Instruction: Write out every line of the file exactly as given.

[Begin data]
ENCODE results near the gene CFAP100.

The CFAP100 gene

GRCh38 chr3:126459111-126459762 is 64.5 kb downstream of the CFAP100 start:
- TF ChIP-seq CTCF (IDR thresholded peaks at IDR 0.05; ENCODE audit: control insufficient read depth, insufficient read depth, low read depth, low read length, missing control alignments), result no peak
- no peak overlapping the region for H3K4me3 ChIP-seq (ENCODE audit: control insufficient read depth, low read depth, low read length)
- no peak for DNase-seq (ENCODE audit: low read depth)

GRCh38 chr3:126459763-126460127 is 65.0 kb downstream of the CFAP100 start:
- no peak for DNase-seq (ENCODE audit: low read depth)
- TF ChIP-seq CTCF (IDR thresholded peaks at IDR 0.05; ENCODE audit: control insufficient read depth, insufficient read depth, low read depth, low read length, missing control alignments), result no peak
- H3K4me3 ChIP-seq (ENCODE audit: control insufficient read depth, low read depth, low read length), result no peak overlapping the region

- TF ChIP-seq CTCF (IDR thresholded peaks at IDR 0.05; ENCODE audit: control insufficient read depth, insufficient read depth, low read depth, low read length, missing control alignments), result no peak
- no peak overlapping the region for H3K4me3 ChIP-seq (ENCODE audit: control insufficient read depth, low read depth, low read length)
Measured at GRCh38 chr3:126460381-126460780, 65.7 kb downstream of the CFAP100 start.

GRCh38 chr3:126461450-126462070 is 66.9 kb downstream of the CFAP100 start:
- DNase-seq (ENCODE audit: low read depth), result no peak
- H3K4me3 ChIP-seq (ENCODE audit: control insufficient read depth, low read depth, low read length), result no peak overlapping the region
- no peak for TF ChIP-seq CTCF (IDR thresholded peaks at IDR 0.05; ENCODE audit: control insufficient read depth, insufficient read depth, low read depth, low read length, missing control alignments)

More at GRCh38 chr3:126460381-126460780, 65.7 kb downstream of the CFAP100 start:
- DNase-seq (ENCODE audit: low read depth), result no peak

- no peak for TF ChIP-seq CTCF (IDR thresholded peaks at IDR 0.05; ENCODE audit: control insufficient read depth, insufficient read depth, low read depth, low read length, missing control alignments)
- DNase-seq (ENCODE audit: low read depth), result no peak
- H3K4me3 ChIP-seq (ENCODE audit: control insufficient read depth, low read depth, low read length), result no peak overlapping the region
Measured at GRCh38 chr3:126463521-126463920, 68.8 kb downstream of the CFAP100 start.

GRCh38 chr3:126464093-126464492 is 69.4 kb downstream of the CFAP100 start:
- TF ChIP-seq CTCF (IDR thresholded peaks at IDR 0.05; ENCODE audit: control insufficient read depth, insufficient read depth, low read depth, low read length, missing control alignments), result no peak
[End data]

ENCODE results near the gene CFAP100.

The CFAP100 gene

GRCh38 chr3:126459111-126459762 is 64.5 kb downstream of the CFAP100 start:
- TF ChIP-seq CTCF (IDR thresholded peaks at IDR 0.05; ENCODE audit: control insufficient read depth, insufficient read depth, low read depth, low read length, missing control alignments), result no peak
- no peak overlapping the region for H3K4me3 ChIP-seq (ENCODE audit: control insufficient read depth, low read depth, low read length)
- no peak for DNase-seq (ENCODE audit: low read depth)

GRCh38 chr3:126459763-126460127 is 65.0 kb downstream of the CFAP100 start:
- no peak for DNase-seq (ENCODE audit: low read depth)
- TF ChIP-seq CTCF (IDR thresholded peaks at IDR 0.05; ENCODE audit: control insufficient read depth, insufficient read depth, low read depth, low read length, missing control alignments), result no peak
- H3K4me3 ChIP-seq (ENCODE audit: control insufficient read depth, low read depth, low read length), result no peak overlapping the region

- TF ChIP-seq CTCF (IDR thresholded peaks at IDR 0.05; ENCODE audit: control insufficient read depth, insufficient read depth, low read depth, low read length, missing control alignments), result no peak
- no peak overlapping the region for H3K4me3 ChIP-seq (ENCODE audit: control insufficient read depth, low read depth, low read length)
Measured at GRCh38 chr3:126460381-126460780, 65.7 kb downstream of the CFAP100 start.

GRCh38 chr3:126461450-126462070 is 66.9 kb downstream of the CFAP100 start:
- DNase-seq (ENCODE audit: low read depth), result no peak
- H3K4me3 ChIP-seq (ENCODE audit: control insufficient read depth, low read depth, low read length), result no peak overlapping the region
- no peak for TF ChIP-seq CTCF (IDR thresholded peaks at IDR 0.05; ENCODE audit: control insufficient read depth, insufficient read depth, low read depth, low read length, missing control alignments)

More at GRCh38 chr3:126460381-126460780, 65.7 kb downstream of the CFAP100 start:
- DNase-seq (ENCODE audit: low read depth), result no peak

- no peak for TF ChIP-seq CTCF (IDR thresholded peaks at IDR 0.05; ENCODE audit: control insufficient read depth, insufficient read depth, low read depth, low read length, missing control alignments)
- DNase-seq (ENCODE audit: low read depth), result no peak
- H3K4me3 ChIP-seq (ENCODE audit: control insufficient read depth, low read depth, low read length), result no peak overlapping the region
Measured at GRCh38 chr3:126463521-126463920, 68.8 kb downstream of the CFAP100 start.

GRCh38 chr3:126464093-126464492 is 69.4 kb downstream of the CFAP100 start:
- TF ChIP-seq CTCF (IDR thresholded peaks at IDR 0.05; ENCODE audit: control insufficient read depth, insufficient read depth, low read depth, low read length, missing control alignments), result no peak